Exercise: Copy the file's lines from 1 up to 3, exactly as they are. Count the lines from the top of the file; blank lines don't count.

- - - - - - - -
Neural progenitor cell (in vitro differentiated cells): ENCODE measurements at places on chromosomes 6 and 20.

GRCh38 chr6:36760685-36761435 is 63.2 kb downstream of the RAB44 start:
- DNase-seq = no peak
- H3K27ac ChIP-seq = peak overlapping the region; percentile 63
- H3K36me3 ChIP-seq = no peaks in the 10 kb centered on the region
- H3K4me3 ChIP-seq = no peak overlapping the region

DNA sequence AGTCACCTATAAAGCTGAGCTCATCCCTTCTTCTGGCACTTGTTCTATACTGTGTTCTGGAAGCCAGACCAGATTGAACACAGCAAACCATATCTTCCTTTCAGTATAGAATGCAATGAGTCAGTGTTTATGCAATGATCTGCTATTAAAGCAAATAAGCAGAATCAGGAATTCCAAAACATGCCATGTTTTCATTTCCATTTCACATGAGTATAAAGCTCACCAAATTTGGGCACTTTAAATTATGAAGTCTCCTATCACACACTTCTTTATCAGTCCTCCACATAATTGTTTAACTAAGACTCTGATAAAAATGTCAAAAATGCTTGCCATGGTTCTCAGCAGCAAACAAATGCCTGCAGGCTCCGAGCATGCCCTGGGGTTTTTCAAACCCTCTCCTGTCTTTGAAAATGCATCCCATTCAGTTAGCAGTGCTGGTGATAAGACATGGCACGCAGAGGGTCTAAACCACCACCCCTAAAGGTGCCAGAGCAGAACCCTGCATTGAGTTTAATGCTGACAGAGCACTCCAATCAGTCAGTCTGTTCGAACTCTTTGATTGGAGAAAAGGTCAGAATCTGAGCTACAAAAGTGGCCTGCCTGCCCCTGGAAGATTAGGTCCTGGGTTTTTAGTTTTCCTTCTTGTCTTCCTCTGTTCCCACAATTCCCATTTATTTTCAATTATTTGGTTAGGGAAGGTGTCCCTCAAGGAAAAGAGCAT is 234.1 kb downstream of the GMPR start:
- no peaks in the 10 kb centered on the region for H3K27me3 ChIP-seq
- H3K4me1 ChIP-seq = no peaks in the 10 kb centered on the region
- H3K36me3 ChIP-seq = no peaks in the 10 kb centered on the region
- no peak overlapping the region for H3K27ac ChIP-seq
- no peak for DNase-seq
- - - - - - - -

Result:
Neural progenitor cell (in vitro differentiated cells): ENCODE measurements at places on chromosomes 6 and 20.

GRCh38 chr6:36760685-36761435 is 63.2 kb downstream of the RAB44 start:
- DNase-seq = no peak